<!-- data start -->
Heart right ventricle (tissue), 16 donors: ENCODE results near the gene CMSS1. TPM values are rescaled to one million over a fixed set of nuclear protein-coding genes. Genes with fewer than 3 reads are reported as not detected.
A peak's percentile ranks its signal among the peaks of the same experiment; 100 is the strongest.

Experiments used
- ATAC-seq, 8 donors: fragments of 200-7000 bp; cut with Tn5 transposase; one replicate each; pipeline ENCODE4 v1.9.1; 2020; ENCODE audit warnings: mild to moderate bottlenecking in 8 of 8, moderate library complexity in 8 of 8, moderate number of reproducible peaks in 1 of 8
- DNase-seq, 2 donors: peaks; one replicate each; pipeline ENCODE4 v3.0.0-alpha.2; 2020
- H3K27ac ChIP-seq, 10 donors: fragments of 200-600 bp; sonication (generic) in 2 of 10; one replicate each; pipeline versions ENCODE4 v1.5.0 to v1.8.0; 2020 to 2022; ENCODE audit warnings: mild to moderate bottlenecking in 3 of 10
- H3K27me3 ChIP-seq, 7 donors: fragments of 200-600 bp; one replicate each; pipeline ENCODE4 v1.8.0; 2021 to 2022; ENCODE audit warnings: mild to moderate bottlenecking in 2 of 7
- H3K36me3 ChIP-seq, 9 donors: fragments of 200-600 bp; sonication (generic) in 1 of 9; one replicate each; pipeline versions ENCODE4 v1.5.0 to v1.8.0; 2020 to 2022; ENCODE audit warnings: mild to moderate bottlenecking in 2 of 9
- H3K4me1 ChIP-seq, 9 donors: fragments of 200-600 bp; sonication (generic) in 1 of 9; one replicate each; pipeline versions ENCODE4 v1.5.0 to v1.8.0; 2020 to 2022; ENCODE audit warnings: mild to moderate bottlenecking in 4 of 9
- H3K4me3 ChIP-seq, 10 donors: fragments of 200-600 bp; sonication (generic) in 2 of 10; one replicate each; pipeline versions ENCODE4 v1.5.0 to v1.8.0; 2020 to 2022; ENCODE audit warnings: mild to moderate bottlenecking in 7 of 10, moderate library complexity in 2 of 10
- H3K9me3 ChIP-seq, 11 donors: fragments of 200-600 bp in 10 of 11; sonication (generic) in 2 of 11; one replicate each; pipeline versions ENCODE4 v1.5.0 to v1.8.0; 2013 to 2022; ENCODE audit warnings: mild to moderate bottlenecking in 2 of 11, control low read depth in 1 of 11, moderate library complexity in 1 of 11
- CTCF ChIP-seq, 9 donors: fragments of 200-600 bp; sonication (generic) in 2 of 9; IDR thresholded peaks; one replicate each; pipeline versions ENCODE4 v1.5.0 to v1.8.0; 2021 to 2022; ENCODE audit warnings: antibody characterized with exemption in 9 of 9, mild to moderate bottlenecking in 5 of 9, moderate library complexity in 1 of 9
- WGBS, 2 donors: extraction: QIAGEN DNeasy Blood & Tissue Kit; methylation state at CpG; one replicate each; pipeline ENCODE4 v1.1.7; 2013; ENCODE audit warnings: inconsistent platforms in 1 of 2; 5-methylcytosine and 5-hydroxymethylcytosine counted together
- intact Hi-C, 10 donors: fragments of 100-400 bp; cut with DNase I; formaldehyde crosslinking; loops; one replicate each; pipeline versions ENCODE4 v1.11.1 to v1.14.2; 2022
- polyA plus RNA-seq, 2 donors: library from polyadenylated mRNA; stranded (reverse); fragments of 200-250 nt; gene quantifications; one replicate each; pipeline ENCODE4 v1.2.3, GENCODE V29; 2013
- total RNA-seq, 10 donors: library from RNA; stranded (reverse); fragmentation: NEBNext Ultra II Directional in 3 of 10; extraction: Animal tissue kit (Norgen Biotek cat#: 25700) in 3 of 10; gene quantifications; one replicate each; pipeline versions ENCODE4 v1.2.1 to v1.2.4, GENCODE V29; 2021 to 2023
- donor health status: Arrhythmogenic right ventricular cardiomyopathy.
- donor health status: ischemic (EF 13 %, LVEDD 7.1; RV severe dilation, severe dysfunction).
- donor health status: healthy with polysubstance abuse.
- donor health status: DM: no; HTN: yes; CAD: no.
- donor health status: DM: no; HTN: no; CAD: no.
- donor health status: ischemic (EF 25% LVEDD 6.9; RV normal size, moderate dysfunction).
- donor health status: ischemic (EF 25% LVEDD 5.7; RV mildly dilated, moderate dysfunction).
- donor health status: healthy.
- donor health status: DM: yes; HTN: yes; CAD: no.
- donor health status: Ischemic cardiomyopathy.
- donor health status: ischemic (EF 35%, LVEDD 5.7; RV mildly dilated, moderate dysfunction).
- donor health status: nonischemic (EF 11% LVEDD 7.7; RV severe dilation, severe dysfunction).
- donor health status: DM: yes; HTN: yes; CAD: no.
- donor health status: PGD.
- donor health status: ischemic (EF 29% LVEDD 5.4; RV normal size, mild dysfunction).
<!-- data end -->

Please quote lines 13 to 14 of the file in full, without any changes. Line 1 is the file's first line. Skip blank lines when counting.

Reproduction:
- WGBS, 2 donors: extraction: QIAGEN DNeasy Blood & Tissue Kit; methylation state at CpG; one replicate each; pipeline ENCODE4 v1.1.7; 2013; ENCODE audit warnings: inconsistent platforms in 1 of 2; 5-methylcytosine and 5-hydroxymethylcytosine counted together
- intact Hi-C, 10 donors: fragments of 100-400 bp; cut with DNase I; formaldehyde crosslinking; loops; one replicate each; pipeline versions ENCODE4 v1.11.1 to v1.14.2; 2022